But Gregg had the sense to admit to himself that his generalisation was no more than a faint aurora hovering around the rumoured dawn of the future. It was necessary, in the first place, to posit an imperfect thinking apparatus. After all, the Clockwork man was still a mystery to be solved, and even if he failed to justify a single theory born of merely human conjecture, there still remained the exhilarating task of finding out what actually he was and how he had come to earth.
Leaving Gregg at his rooms in the upper part of the town, the Doctor drove slowly along the High Street in the direction of his own house. Everything was quiet now, and there was no sign of further disturbance, no indication that a miracle had taken place in the prosaic town of Great Wymering. The Doctor noted the fact with quiet satisfaction; it helped him to simmer down, and it was necessary, for the sake of his digestion, that he should feel soothed and comforted.
Still, if Gregg’s conjectures were anywhere near the mark, in a very few hours it would be known all over England that the jaws of the future had opened and disclosed this monstrosity to the eyes of the present. There would be a great stir of excitement; the newspapers would be full of the event. Indeed, the whole course of the world might be altered as a result of this astounding revelation.
He would be dragged into the affair. In spite of himself, he would be obliged to go into some sort of witness box and declare that from the first he had thought the Clockwork man phenomenal, when, as a matter of fact, he had merely thought him a nuisance. But, as one of those who had first seen the strange figure on the hill, and as a medical man, he would be expected to make an intelligent statement. One had to be consistent about such things.
And the real truth was that he had no desire to interest himself in the matter. It disturbed his mental equilibrium, and threatened the validity of that carefully considered world of assumptions which enabled him to make light, easy jests at its inconsistencies and incongruities.
Besides, it was distressing to discover that, in middle life, he was no longer in the vanguard of human hopes and fears; but a miserable backslider, dating back to the time when thought and serious living had become too difficult for comfort. Regarded in this way, nothing could ever compensate for the wasted years, the ideals extinguished, the rich hopes bargained for cheap doubts — unless, indeed, it was the reflection that such was the common lot of mankind. The comfortable old world rolled on from generation to generation, and nothing extraordinary happened to startle people out of their complacent preoccupation with passions, desires and ambitions. Miracles were supposed to have happened at certain stages in world-history, but they were immediately obliterated by a mass of controversial comment, or hushed up by those whose axes were ground in a world that could be relied upon to go on repeating itself.
A comfortable world! Of course, there were malcontents. When the shoe pinched, anybody would cry out for fire from heaven. But if a plebiscite were to be taken, it would be found that an overwhelming majority would be in favour of a world without miracles. If, for example, it could be demonstrated that this Clockwork man was a being in many ways superior to the rest of mankind, he would be hounded out of existence by a jealous and conservative humanity.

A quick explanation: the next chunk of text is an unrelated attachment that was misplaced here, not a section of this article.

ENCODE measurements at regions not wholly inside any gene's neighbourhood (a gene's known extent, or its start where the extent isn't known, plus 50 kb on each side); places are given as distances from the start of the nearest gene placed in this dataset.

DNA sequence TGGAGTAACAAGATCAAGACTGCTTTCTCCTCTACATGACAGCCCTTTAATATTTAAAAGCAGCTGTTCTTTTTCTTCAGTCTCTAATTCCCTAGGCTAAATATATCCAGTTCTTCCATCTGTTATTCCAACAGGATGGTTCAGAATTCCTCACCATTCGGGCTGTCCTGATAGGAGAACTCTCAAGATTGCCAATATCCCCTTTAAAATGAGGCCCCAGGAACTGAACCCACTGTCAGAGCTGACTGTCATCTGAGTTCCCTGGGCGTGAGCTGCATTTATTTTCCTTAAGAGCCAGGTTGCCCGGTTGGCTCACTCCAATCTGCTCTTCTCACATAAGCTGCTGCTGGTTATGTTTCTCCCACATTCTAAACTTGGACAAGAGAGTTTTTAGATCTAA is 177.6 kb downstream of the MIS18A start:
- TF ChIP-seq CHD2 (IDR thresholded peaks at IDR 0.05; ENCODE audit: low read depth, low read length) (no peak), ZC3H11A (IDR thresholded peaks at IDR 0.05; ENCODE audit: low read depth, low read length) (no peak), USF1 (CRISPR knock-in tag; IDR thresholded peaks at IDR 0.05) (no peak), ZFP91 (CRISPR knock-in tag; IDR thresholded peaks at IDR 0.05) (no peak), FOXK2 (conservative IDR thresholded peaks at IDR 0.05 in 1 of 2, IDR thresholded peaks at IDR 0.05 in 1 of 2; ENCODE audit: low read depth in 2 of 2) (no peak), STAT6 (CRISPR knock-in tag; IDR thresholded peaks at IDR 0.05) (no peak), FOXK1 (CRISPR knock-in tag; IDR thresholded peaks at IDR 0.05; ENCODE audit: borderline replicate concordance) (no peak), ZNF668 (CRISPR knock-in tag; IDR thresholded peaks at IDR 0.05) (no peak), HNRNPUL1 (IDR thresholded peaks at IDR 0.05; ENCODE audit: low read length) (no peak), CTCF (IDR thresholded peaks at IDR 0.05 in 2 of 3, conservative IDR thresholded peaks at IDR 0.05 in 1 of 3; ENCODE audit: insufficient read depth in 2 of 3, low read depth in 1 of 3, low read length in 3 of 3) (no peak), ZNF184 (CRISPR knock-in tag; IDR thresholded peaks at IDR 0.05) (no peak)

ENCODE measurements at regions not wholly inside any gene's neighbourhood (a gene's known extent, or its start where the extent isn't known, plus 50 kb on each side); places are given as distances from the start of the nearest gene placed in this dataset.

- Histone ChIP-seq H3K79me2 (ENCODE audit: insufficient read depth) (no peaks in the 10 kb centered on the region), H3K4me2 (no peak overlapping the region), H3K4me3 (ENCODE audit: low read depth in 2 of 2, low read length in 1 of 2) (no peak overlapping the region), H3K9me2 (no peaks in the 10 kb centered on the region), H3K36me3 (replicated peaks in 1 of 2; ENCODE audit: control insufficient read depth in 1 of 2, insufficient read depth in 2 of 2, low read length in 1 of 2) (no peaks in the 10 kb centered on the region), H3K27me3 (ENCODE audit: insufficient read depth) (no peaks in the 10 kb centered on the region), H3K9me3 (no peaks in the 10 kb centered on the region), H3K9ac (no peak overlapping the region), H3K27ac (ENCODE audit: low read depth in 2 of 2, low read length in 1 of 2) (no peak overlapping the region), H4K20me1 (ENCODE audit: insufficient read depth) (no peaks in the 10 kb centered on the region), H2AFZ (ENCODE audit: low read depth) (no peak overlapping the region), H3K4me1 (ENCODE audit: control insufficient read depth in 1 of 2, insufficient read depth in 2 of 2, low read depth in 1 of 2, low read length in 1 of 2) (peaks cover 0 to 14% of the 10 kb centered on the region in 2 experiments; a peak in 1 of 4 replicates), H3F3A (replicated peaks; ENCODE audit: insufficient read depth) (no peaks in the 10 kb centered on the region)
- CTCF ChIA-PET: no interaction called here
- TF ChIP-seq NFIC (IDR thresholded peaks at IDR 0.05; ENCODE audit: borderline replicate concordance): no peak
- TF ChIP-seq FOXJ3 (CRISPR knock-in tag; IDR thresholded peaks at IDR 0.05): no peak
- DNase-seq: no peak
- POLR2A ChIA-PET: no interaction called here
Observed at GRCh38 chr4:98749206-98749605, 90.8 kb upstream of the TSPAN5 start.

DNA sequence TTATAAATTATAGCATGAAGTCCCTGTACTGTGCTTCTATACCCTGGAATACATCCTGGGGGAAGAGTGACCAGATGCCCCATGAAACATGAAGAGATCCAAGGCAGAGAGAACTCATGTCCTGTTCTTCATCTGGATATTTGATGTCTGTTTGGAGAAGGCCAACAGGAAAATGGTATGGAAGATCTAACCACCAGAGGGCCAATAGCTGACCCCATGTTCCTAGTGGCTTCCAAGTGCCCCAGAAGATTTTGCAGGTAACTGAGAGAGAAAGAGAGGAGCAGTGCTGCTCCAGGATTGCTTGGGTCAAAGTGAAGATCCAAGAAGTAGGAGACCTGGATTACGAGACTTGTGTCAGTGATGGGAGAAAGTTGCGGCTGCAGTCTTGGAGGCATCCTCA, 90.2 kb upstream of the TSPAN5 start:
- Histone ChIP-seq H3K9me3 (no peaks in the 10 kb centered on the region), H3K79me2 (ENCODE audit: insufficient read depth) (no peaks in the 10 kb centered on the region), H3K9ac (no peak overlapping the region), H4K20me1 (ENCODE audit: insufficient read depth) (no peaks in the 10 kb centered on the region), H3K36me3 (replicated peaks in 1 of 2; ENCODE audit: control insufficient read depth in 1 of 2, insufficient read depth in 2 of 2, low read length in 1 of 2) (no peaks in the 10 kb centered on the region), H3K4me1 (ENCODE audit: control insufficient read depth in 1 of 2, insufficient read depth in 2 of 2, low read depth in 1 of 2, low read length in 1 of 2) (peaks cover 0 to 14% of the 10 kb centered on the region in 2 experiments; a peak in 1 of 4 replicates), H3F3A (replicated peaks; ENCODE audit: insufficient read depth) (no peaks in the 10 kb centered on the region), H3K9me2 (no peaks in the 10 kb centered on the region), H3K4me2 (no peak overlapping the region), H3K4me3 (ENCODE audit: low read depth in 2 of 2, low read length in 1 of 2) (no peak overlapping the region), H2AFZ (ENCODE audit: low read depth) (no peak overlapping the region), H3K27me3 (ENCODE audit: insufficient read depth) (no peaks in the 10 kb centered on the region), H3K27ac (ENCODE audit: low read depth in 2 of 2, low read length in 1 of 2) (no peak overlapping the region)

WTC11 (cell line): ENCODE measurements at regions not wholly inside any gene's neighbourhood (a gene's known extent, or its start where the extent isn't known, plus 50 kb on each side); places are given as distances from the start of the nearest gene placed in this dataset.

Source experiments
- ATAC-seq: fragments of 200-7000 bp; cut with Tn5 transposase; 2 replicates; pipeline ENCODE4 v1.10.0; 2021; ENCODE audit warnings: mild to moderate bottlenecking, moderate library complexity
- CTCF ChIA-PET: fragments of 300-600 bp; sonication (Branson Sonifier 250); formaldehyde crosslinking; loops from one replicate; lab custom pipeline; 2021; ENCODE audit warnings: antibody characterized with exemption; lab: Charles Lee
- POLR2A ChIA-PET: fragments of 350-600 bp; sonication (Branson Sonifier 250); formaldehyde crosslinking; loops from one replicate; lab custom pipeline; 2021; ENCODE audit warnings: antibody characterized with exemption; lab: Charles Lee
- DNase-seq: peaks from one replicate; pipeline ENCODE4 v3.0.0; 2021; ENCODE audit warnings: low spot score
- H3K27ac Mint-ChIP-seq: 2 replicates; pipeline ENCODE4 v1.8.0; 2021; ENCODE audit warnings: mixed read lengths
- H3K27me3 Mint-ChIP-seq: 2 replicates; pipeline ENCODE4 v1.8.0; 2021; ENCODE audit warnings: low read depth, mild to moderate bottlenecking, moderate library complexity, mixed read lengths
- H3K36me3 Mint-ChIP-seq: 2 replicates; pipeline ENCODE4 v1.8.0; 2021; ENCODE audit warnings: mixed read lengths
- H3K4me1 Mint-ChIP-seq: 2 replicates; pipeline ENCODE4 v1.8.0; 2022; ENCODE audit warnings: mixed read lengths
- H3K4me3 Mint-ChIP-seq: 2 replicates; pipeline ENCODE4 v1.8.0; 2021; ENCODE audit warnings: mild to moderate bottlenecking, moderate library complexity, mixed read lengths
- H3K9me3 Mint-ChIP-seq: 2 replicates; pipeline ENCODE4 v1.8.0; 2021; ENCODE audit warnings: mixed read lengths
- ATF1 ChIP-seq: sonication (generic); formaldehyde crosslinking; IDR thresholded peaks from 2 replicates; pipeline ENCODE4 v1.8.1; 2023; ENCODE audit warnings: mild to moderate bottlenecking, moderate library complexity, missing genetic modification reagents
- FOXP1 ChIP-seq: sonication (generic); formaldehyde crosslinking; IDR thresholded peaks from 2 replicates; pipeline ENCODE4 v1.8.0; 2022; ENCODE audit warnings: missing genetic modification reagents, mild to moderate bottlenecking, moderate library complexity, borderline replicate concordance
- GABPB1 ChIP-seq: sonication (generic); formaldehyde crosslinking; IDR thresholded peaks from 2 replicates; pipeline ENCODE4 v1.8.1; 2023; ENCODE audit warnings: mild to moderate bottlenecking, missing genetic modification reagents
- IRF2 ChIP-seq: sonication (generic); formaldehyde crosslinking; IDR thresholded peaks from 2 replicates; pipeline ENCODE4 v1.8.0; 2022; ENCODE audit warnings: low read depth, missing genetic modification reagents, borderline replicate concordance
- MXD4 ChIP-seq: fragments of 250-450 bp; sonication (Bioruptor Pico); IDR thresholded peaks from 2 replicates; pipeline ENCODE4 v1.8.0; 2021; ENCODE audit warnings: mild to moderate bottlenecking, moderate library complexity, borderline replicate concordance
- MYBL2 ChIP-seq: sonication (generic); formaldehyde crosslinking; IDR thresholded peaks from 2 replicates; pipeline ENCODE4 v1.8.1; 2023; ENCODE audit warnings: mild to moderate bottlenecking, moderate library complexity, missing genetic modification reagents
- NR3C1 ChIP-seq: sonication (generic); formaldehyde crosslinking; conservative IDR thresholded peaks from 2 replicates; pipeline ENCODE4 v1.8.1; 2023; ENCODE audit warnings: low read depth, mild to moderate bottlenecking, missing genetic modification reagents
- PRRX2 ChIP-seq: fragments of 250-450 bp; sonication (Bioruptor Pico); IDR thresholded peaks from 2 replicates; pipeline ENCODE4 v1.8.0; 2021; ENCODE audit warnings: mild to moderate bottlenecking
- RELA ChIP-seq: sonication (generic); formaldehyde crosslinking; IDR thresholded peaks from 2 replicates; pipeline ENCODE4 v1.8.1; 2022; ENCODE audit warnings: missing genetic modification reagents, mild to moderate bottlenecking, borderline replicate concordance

But the Clockwork man was not. He never had been, and, indeed, God forbid he ever should be.
With that reflection illuminating his mind, the Doctor ran his car into the garage, and with some return of his usual debonair manner, with something of that abiding confidence in a solid earth which is a necessary prelude to the marshalling of digestive juices, opened the front door of his house.
RADIUM AGE SCIENCE FICTION: “Radium Age” is HILOBROW’s name for the 1904–33 era, which saw the discovery of radioactivity, the revelation that matter itself is constantly in movement — a fitting metaphor for the first decades of the 20th century, during which old scientific, religious, political, and social certainties were shattered. This era also saw the publication of genre-shattering writing by Edgar Rice Burroughs, Sax Rohmer, E.E. “Doc” Smith, Jack London, Arthur Conan Doyle, Aldous Huxley, Olaf Stapledon, Karel Čapek, H.P. Lovecraft, Charlotte Perkins Gilman, Yevgeny Zamyatin, Philip Gordon Wylie, and other pioneers of post-Verne/Wells, pre-Golden Age “science fiction.” More info here.
HILOBOOKS: The mission of HiLoBooks is to serialize novels on HiLobrow; and also, as of 2012, operating as an imprint of Richard Nash’s Cursor, to reissue Radium Age science fiction in beautiful new print editions. So far, we have published Jack London’s The Scarlet Plague, Rudyard Kipling’s With the Night Mail (and “As Easy as A.B.C.”), Arthur Conan Doyle’s The Poison Belt, H. Rider Haggard’s When the World Shook, Edward Shanks’s The People of the Ruins, William Hope Hodgson’s The Night Land, and J.D. Beresford’s Goslings. Forthcoming: E.V. Odle’s The Clockwork Man, Cicely Hamilton’s Theodore Savage, and Muriel Jaeger’s The Man with Six Senses. For more information, visit the HiLoBooks homepage.
SERIALIZED BY HILOBOOKS: Richard Connell’s “The Most Dangerous Game” | Jack London’s The Scarlet Plague | Rudyard Kipling’s With the Night Mail (and “As Easy as A.B.C.”) | Arthur Conan Doyle’s The Poison Belt | H. Rider Haggard’s When the World Shook | serialized between March and August 2012; Edward Shanks’ The People of the Ruins, serialized between May and September 2012; William Hope Hodgson’s The Night Land, serialized between June and December 2012; J.D. Beresford’s Goslings, serialized between September 2012 and May 2013; E.V. Odle’s The Clockwork Man, serialized between March and July 2013; and Cicely Hamilton’s Theodore Savage, serialized between March and August 2013.